Woods asked to resign as head of Ski Club Vail | VailDaily.com
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Woods asked to resign as head of Ski Club Vail

Ryan Slabaugh

Woods served as director for the past nine years and oversaw the growth of the club from 50 to 300 youth athletes. Before coming to Vail, he also spent time as coach of two Olympic teams in 1984 and 1988 and has coached Olympic athletes from Ski Club Vail, including 2002 Olympians Lindsey Kildow and Sarah Schleper.

The 14-member board said the move has been under discussion for some time and has been discussed extensively, but the resignation has some parents questioning the organization.

The board voted Friday, with one abstention, to have president Pete Seibert present Woods with a letter asking for his resignation as director and to take over the head women’s coach position. Woods said Saturday that he would resign, but that specific women’s coaching position had been filled by Ethan Beck, an assistant to the recently resigned Chuck Harris for the past two years.

“The board and I have had our differences over the last several months,” Woods said. “It’s clear we don’t share common priorities. Their expectations of me are well above that of a ski coach or ski racing development.”

Seibert said the board has nothing but high praises for Woods as a coach, but said they wanted an administrator to run the organization due to the growth of the club.

“We will begin a search for a new director,” Seibert said. “We believe a director that is an administrator will best suit the needs of the club. I’ve been in a number of discussions with parents and they all have valid questions. I want them to call me.”

Seibert can be reached at (970) 479-2010.

Ski Club Vail, a non-profit institution, runs on an annual budget of around $1 million, Woods said. About half, or $500,000, of the club’s income is raised through tuition and fees paid by the families of the athletes. The other half is raised through ski races, an annual ski swap and various dinners, auctions and raffles. The past two years, Woods said, the club has been running at a loss.

“I’ve pleaded with the board to help raise money,” Woods said. “We had a retreat last summer where that’s what they agreed to do. Instead of helping, in my opinion, they looked at the staff and said we overspent. We’re a non-profit. We’ve never made money. I try to pay our coaches what they’re worth.”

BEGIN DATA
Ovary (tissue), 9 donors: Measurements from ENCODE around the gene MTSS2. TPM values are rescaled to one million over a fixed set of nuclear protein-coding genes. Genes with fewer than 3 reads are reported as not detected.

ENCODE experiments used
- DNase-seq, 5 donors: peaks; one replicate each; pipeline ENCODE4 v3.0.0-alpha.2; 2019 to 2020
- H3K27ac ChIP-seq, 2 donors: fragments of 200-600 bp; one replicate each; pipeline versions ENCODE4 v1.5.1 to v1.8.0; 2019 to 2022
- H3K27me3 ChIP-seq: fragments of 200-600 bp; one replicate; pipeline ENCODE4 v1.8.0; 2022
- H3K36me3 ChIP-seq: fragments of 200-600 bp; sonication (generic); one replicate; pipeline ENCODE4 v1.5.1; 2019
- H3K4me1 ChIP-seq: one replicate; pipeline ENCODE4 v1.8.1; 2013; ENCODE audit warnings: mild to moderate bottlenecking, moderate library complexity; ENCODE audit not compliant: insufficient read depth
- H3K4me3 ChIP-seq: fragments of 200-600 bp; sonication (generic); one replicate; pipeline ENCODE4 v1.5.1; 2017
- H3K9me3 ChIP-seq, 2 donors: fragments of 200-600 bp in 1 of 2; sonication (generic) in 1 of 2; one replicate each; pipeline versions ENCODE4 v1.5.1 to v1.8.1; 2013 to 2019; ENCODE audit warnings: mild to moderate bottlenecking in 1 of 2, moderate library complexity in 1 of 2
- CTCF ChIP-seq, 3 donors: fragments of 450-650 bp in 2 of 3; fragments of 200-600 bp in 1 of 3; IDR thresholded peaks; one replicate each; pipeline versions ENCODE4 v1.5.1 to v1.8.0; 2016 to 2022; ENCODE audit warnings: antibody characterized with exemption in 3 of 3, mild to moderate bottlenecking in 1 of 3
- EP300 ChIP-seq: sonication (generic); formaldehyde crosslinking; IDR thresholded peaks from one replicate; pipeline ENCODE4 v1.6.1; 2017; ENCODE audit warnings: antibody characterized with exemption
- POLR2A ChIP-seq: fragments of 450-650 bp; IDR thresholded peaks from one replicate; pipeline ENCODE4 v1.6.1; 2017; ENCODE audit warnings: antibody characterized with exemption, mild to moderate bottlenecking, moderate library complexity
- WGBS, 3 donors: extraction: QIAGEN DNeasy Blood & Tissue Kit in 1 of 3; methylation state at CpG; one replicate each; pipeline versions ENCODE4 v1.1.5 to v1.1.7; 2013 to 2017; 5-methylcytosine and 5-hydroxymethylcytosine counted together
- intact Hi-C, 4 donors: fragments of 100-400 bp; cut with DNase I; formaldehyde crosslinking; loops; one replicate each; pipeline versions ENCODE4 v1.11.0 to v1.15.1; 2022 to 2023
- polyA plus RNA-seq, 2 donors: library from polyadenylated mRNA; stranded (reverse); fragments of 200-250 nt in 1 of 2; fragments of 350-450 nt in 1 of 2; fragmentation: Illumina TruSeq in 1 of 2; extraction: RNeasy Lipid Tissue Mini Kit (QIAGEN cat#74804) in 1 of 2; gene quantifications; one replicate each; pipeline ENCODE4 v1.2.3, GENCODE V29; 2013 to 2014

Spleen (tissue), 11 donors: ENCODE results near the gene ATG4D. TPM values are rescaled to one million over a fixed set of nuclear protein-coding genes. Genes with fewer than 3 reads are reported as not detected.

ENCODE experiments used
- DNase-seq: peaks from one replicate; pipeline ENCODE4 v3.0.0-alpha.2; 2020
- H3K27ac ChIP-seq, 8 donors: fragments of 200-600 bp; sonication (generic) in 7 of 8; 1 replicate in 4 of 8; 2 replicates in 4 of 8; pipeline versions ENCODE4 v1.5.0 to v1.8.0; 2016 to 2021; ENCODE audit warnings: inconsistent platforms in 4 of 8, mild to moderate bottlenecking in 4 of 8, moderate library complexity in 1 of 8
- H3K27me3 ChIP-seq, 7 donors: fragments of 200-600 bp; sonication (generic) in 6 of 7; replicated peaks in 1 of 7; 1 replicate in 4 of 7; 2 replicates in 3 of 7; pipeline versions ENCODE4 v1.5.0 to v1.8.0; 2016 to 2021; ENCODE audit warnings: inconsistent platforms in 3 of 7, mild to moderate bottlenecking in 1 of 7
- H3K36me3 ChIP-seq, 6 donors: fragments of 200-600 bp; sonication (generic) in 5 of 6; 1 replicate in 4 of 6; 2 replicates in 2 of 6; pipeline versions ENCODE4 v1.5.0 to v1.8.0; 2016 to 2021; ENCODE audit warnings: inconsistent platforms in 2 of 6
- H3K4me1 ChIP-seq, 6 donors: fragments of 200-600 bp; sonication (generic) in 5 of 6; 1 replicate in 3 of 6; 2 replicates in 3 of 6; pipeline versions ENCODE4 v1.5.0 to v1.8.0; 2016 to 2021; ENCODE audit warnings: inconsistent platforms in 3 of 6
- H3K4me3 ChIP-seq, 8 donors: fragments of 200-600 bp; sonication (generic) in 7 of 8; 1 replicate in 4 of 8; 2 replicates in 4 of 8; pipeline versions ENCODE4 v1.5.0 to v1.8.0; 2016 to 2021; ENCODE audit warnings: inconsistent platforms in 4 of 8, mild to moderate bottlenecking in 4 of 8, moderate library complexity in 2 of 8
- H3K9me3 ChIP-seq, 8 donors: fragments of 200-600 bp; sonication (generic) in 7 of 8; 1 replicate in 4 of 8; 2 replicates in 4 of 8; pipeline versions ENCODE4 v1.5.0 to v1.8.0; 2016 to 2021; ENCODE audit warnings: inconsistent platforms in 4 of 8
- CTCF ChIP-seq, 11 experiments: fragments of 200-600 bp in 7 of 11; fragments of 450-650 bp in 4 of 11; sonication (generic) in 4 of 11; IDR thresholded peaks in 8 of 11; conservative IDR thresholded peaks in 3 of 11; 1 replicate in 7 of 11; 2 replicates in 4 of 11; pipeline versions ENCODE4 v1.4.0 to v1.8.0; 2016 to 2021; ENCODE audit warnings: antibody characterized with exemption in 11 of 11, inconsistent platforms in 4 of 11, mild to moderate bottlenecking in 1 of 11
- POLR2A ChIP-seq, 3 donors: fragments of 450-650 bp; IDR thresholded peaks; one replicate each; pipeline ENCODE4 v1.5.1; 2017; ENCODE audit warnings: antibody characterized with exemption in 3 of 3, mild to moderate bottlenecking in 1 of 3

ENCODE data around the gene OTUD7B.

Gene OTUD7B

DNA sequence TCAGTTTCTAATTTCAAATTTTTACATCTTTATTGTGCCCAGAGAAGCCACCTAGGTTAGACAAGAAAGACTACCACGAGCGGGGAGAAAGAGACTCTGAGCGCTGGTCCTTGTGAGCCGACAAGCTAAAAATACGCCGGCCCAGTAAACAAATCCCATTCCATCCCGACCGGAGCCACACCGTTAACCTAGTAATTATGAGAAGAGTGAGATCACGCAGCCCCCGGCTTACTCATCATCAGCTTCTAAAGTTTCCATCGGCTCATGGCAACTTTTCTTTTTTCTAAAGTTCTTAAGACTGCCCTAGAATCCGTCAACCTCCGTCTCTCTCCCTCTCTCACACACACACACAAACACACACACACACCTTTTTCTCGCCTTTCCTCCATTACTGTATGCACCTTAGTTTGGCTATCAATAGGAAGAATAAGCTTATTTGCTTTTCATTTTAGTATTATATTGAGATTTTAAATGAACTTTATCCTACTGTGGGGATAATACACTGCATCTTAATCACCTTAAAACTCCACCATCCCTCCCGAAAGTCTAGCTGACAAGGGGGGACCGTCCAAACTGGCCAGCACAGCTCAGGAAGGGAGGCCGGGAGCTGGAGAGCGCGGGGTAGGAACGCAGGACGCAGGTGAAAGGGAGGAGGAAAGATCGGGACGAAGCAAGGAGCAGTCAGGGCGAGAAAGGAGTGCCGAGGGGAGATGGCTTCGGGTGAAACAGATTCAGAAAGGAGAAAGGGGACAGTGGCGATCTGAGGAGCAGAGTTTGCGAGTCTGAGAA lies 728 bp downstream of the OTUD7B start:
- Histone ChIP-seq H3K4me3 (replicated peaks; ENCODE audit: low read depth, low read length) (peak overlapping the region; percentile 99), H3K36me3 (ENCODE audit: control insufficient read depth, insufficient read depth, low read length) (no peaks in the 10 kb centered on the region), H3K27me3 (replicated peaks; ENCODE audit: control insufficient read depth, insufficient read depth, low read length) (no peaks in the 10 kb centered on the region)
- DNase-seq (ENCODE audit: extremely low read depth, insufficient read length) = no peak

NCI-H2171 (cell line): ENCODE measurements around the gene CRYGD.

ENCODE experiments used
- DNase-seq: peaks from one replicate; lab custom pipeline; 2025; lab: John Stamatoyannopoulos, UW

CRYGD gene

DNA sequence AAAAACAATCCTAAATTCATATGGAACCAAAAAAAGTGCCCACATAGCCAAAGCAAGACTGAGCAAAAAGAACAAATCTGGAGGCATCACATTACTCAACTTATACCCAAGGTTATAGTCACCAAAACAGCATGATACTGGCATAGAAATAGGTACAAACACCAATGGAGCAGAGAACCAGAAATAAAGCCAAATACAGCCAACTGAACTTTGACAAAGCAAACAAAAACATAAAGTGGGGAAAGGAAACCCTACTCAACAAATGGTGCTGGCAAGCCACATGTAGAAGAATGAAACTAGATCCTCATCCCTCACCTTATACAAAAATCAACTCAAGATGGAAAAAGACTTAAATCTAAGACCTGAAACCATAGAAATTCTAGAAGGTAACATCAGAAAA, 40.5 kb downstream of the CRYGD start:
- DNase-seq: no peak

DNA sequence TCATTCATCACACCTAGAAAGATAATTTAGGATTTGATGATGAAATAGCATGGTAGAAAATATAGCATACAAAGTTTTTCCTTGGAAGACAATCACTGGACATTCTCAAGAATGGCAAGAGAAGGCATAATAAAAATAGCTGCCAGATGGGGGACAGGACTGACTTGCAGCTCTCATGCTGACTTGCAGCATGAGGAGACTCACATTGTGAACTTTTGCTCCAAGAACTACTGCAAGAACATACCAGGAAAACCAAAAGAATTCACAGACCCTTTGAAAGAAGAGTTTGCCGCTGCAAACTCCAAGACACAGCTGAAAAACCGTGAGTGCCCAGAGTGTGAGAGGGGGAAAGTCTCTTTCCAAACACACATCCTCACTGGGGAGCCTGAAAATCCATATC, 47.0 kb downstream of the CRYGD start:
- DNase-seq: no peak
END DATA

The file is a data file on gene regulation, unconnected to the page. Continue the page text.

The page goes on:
The board, meanwhile, said money was just a part of its reasoning, and again, Woods’ coaching has never been in question.

“My only comment about this, as far as I’m concerned personally, is Chip’s been a good coach and a great director,” said trustee Phil Hoversten, who hired Woods during his term as president. Hoversten was a part of the vote and has been a member of the board for 12 years.

The unraveling began at the last annual board meeting, when the trustees asked Woods to come up with a solution to help with administrative needs. John Klasny, Ski Club Vail’s director of marketing, was hired. Woods proposed he resign as executive director and create a new position for himself, the alpine program director. In that capacity, he would just deal with athletes. An administrator, Woods said, would be hired to head the duties the board felt weren’t getting enough attention.

The board denied the proposal and asked Woods to resign as director anyway.

Parents of the athletes didn’t see it coming. P.J. Jenick, whose son Cody has been in the Club full time since 1997, said he knew Woods and the board were having their differences. On April 13, during an open meeting with the board before the annual awards banquet, a group of parents asked for a vote of confidence for Woods. The board said they had no intention of asking the executive director to leave.

“This is going to come as a complete, stunning shock that they asked for his resignation,” P.J. Jenick said. “We came to Vail not because of Vail, or Ski Club Vail, but because of Chip Woods.”

The bottom line, both Woods and the board said, is that differences between the philosophies of the two parties were becoming more and more apparent.


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